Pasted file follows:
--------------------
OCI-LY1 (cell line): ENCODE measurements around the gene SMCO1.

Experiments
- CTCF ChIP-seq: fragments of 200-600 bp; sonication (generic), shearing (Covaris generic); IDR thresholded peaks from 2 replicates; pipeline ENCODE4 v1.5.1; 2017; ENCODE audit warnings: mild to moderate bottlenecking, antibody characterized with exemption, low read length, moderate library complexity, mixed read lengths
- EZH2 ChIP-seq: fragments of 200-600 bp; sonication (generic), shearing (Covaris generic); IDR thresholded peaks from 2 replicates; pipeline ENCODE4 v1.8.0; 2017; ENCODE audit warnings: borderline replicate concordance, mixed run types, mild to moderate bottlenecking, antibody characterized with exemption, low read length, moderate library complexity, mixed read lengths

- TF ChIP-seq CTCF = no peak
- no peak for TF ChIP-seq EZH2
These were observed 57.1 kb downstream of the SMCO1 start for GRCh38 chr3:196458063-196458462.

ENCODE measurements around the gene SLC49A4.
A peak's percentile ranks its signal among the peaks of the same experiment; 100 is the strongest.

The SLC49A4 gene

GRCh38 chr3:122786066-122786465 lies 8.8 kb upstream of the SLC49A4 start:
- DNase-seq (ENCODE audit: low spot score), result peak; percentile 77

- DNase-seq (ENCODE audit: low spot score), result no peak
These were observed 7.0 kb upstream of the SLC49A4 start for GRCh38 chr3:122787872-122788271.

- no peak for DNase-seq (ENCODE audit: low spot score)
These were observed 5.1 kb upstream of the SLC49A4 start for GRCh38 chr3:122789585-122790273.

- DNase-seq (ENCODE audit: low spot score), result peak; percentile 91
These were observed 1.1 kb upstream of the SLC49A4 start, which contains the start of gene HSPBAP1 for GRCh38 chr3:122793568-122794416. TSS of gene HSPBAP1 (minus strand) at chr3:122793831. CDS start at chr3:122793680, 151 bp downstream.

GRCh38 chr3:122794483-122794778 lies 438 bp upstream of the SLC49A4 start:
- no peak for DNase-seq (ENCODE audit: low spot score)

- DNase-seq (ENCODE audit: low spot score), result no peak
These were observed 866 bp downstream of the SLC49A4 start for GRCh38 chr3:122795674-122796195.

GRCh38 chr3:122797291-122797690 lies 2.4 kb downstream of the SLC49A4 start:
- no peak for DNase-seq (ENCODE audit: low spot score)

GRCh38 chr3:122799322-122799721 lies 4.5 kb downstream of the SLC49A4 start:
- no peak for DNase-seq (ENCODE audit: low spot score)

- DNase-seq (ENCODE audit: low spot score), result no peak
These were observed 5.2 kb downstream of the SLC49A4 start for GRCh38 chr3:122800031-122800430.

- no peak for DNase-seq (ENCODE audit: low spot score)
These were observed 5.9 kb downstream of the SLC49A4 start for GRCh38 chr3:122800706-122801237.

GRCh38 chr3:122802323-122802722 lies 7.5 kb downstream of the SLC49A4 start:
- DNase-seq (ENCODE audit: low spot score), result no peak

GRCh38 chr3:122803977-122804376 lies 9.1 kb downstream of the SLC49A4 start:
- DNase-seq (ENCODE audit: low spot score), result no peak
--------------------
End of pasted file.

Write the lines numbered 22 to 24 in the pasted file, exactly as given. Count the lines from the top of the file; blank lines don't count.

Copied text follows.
These were observed 866 bp downstream of the SLC49A4 start for GRCh38 chr3:122795674-122796195.

GRCh38 chr3:122797291-122797690 lies 2.4 kb downstream of the SLC49A4 start:
- no peak for DNase-seq (ENCODE audit: low spot score)